From School Library Journal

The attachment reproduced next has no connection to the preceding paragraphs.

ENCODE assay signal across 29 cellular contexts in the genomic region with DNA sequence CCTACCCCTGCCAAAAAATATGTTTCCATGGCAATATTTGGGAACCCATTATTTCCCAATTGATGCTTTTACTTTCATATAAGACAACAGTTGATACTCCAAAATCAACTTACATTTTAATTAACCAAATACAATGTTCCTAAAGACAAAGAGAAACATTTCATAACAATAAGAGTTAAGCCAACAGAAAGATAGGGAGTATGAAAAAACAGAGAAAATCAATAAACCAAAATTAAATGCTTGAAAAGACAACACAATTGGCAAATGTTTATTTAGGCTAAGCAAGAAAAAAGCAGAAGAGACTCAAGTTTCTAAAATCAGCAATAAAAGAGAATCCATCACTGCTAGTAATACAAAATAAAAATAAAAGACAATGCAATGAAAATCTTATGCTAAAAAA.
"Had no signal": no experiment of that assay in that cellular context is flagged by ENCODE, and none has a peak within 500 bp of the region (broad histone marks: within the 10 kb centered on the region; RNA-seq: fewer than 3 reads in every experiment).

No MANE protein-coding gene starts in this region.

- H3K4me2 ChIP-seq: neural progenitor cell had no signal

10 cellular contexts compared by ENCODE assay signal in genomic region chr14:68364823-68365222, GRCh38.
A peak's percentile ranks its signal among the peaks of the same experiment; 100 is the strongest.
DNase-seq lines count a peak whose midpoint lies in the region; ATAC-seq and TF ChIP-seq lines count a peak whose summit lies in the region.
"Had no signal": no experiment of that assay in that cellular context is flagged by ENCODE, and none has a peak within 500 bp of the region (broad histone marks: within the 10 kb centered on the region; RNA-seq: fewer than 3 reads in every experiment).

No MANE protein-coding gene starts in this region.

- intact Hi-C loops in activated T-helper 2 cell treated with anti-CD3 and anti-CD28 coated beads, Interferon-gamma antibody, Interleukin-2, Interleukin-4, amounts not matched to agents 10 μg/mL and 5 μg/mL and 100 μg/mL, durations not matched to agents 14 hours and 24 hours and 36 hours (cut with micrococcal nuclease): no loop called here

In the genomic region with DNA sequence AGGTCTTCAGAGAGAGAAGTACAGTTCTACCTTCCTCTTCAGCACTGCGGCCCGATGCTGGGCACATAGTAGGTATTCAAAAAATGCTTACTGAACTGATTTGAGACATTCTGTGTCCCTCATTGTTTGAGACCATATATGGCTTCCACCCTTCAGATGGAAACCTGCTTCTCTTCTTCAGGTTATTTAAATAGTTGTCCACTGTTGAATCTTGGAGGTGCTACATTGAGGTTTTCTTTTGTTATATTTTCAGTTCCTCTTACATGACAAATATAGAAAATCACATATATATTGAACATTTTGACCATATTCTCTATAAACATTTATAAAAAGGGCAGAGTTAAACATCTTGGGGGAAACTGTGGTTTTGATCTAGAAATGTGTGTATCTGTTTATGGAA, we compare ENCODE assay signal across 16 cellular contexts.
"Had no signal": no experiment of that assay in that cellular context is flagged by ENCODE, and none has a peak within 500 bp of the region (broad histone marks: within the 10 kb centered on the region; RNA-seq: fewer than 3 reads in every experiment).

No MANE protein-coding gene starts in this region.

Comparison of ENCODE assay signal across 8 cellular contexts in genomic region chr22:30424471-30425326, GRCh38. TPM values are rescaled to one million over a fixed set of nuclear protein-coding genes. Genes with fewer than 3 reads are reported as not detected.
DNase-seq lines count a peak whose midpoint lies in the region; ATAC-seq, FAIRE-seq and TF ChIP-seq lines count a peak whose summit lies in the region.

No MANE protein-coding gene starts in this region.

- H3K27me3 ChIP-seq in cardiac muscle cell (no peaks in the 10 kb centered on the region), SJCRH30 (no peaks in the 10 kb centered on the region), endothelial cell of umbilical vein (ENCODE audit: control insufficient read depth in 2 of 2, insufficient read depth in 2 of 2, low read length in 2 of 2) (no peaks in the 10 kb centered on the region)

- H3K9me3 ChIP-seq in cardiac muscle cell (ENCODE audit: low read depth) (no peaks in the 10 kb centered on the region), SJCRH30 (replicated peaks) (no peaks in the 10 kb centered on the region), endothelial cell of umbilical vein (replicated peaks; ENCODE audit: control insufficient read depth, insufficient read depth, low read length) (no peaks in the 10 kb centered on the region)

YA-This series, a vivid four-part retelling of the legend of King Arthur, portrays fifth-century Britain as a tapestry woven from richly multicultural strands. The Book of the Sword and The Book of the Spear (both Avon, 1999) revealed Merlin's secrets and described key episodes in the years of war that established Arthur as High King. Here, several enigmas are addressed, including his failed relationship with Guinevere and his problems with his evil sister (called here Morgause). Often lyrical, with frequent moments of startling beauty, Cauldron places the Old Religion at the center of the story, touching on questions of sexuality and spirituality inherent in the saga-and providing a plausible resolution to some of its mysteries. Fans of Marion Zimmer Bradley's The Mists of Avalon (Del Rey, 1985) can be steered directly to this book (the author acknowledges her debt to Bradley), though the earlier volumes also offer much to interest these readers. Others who are simply intrigued by the classic Arthurian legends, or who are fans of fantasy in general, can also enjoy Paxson's fresh take on the classic tale, but probably should be advised to read the volumes in order. Readers who find themselves confused by the spellings and usages (e.g., Alba for Scotland, Gualchmai for Gawain) can refer to helpful lists of people and places that conclude the book.